Hospital consultants, nurses and other medical professionals should not be on extended holidays over Christmas and the first two weeks of January to ensure that every hospital bed is open, the Taoiseach has told the Dáil.

Leo Varadkar was being quizzed by Fianna Fáil leader Micheál Martin about the shortage of hospital beds.

He acknowledged that there had been a problem with overcrowding in emergency departments for two decades, and that previous standard winter plans including additional home help, home care and transitional care had not worked.

The Taoiseach noted that between 22 December this year and 3 January next year, there were 12 days, seven of which would be Sundays, Saturdays or bank holidays.

He said that over the last 10-15 years, hospitals effectively closed down for those seven days out of twelve.

He told the Dáil: "We need to make sure, for the first time ever, that during that period the radiology departments and labs are open and working at full whack, that consultants are not on holidays in the first week of the year, particularly those who work in the emergency departments and that nurses are not on leave in the first two weeks of January."

Mr Martin noted revelations in the Irish Times that €50 million that was due to be spent on additional beds last year had instead been used to address excessive spending in 2017.

He asked why the money had not been spent as intended, and sought details of the plan for the forthcoming winter period.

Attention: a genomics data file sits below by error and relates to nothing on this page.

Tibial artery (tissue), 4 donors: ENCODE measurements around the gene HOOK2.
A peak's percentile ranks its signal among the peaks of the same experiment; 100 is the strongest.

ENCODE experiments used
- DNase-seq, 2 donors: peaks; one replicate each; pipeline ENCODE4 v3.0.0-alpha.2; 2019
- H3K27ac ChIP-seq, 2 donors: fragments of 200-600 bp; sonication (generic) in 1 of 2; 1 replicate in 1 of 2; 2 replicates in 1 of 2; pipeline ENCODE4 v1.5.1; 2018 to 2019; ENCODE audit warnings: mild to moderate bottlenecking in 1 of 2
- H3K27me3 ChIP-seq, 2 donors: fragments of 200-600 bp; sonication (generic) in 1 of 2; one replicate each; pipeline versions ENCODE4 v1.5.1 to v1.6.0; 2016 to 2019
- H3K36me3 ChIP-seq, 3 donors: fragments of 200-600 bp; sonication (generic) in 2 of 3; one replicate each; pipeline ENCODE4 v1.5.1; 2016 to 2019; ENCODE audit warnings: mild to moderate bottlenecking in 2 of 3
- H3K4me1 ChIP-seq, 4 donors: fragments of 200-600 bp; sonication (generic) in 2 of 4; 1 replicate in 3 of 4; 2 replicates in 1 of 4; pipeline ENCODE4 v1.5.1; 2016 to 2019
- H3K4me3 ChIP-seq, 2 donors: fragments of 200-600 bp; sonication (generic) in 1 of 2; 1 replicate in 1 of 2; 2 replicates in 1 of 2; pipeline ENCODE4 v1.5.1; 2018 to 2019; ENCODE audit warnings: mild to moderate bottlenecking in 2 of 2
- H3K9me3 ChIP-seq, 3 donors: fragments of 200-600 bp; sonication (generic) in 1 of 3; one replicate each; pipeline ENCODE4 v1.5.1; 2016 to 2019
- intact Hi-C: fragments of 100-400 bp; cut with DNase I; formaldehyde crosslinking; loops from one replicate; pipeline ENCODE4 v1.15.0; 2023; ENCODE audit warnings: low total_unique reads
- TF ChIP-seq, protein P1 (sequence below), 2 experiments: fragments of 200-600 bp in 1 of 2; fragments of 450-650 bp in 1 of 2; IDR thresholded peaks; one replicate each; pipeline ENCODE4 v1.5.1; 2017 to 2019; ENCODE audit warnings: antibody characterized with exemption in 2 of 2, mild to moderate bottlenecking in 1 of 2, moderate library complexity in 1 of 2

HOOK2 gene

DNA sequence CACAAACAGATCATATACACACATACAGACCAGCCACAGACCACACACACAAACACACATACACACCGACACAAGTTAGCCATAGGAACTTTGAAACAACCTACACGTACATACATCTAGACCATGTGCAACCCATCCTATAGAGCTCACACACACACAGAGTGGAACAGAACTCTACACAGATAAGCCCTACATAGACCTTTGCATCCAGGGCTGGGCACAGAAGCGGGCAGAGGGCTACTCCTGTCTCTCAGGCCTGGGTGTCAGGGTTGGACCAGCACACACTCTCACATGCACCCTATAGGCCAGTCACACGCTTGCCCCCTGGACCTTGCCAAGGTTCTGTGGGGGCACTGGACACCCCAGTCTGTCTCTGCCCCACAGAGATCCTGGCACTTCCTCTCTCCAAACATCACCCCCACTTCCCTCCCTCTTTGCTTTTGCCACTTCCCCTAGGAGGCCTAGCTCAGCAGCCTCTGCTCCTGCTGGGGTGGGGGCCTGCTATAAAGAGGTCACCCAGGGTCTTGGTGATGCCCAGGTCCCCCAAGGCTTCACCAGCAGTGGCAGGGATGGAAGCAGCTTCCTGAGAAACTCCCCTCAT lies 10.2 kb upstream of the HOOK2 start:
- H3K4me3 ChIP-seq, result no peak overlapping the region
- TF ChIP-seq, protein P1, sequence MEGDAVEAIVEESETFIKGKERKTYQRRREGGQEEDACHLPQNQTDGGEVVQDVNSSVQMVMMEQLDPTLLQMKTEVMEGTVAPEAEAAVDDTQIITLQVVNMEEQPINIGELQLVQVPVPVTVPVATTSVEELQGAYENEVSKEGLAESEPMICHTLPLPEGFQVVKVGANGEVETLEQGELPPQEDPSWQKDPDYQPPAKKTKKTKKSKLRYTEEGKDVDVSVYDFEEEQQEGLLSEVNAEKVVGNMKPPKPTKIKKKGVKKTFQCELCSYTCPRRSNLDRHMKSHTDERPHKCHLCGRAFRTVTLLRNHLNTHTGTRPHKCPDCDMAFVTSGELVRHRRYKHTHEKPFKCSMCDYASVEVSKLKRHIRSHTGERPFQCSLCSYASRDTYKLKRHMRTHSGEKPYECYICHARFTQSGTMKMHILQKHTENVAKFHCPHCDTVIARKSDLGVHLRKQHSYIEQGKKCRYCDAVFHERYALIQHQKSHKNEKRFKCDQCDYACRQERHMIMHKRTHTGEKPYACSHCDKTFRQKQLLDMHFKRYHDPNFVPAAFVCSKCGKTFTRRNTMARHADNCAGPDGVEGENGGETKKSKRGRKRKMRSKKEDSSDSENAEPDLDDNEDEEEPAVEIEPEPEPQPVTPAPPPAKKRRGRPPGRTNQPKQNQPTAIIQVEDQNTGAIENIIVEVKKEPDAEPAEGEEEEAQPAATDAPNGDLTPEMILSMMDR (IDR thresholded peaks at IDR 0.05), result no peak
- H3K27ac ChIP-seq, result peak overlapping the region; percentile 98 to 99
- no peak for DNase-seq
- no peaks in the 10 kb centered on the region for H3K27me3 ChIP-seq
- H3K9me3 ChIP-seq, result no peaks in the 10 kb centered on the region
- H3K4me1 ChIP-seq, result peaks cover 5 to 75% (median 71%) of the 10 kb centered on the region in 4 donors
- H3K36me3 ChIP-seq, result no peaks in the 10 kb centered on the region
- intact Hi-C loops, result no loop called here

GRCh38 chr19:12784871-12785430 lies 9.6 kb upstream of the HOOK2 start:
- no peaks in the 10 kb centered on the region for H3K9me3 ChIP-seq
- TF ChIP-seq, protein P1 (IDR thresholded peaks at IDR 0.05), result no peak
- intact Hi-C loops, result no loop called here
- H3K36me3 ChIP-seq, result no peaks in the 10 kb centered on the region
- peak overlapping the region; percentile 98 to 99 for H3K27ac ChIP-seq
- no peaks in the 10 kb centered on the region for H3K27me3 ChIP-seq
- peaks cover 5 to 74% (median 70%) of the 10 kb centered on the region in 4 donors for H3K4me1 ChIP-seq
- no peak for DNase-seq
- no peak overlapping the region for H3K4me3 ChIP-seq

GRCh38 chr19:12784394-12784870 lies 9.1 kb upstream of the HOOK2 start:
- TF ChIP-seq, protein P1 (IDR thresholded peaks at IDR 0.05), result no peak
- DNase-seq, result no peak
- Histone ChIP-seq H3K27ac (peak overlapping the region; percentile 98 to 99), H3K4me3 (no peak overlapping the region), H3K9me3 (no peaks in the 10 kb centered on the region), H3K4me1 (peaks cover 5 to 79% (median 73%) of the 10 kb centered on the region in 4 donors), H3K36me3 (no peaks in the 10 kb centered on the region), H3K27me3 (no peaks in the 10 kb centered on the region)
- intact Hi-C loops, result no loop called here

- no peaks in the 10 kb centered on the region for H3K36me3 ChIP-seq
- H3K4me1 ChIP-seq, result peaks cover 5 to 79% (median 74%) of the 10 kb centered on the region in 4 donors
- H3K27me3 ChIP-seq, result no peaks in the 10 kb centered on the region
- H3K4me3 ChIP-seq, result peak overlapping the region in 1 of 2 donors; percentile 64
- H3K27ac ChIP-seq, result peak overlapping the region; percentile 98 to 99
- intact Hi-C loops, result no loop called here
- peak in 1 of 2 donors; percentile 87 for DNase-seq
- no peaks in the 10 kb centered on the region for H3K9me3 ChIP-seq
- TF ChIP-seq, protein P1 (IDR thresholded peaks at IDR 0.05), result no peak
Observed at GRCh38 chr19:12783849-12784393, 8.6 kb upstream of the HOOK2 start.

Mr Varadkar said that speaking as a doctor and a grandson, he did not want to see any citizens or patients spending prolonged amounts of time on trolleys waiting for hospital beds.

He said the system was improving, and criticised Fianna Fáil's record of cutting hospital bed numbers during the economic boom.

The President of the Irish Medical Organisation Peadar Gilligan described the Taoiseach's comments as disappointing, adding that that "level of antagonism" was not helpful.

He said what would be helpful would be to ensure that there was adequate capacity in the health service to provide care to patients - both in terms of hospital beds and staffing.

He stressed that every Emergency Department would be open over the holiday period, adding that many patients requiring elective or scheduled procedures did not want to be in hospital over Christmas.

He also reiterated a call to address the two-tier pay system for consultants recruited since 2012, some of whom are earning 30% less than their pre-2012 colleagues.

The INMO said they had no comment on the Taoiseach's remarks.